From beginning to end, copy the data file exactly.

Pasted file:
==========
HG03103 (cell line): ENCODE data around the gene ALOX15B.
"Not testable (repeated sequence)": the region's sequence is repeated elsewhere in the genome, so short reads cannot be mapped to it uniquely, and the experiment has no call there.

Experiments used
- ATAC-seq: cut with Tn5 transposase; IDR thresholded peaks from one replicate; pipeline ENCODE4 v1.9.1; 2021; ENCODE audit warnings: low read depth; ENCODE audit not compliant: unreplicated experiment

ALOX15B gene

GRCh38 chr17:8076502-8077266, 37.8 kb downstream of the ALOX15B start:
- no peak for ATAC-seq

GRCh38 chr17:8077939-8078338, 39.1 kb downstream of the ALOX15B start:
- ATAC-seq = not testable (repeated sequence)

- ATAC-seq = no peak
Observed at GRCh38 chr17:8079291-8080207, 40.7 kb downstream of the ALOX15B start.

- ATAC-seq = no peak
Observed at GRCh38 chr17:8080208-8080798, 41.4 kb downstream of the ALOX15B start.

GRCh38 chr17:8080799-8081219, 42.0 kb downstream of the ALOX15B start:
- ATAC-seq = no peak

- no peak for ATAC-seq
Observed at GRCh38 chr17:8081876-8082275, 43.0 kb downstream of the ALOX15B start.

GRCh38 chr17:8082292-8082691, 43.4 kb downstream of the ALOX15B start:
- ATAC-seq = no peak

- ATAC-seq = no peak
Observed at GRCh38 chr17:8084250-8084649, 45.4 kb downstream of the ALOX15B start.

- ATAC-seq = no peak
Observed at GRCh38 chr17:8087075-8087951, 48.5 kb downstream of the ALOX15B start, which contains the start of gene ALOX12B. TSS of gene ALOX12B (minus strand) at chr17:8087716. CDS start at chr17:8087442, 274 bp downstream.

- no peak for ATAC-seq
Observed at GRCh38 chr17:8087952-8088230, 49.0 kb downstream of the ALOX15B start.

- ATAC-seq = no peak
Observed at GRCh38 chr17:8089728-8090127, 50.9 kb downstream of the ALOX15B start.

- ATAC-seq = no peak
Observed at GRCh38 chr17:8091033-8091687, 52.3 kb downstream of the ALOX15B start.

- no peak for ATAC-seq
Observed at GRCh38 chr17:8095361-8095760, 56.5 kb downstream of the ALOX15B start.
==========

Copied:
HG03103 (cell line): ENCODE data around the gene ALOX15B.
"Not testable (repeated sequence)": the region's sequence is repeated elsewhere in the genome, so short reads cannot be mapped to it uniquely, and the experiment has no call there.

Experiments used
- ATAC-seq: cut with Tn5 transposase; IDR thresholded peaks from one replicate; pipeline ENCODE4 v1.9.1; 2021; ENCODE audit warnings: low read depth; ENCODE audit not compliant: unreplicated experiment

ALOX15B gene

GRCh38 chr17:8076502-8077266, 37.8 kb downstream of the ALOX15B start:
- no peak for ATAC-seq

GRCh38 chr17:8077939-8078338, 39.1 kb downstream of the ALOX15B start:
- ATAC-seq = not testable (repeated sequence)

- ATAC-seq = no peak
Observed at GRCh38 chr17:8079291-8080207, 40.7 kb downstream of the ALOX15B start.

- ATAC-seq = no peak
Observed at GRCh38 chr17:8080208-8080798, 41.4 kb downstream of the ALOX15B start.

GRCh38 chr17:8080799-8081219, 42.0 kb downstream of the ALOX15B start:
- ATAC-seq = no peak

- no peak for ATAC-seq
Observed at GRCh38 chr17:8081876-8082275, 43.0 kb downstream of the ALOX15B start.

GRCh38 chr17:8082292-8082691, 43.4 kb downstream of the ALOX15B start:
- ATAC-seq = no peak

- ATAC-seq = no peak
Observed at GRCh38 chr17:8084250-8084649, 45.4 kb downstream of the ALOX15B start.

- ATAC-seq = no peak
Observed at GRCh38 chr17:8087075-8087951, 48.5 kb downstream of the ALOX15B start, which contains the start of gene ALOX12B. TSS of gene ALOX12B (minus strand) at chr17:8087716. CDS start at chr17:8087442, 274 bp downstream.

- no peak for ATAC-seq
Observed at GRCh38 chr17:8087952-8088230, 49.0 kb downstream of the ALOX15B start.

- ATAC-seq = no peak
Observed at GRCh38 chr17:8089728-8090127, 50.9 kb downstream of the ALOX15B start.

- ATAC-seq = no peak
Observed at GRCh38 chr17:8091033-8091687, 52.3 kb downstream of the ALOX15B start.

- no peak for ATAC-seq
Observed at GRCh38 chr17:8095361-8095760, 56.5 kb downstream of the ALOX15B start.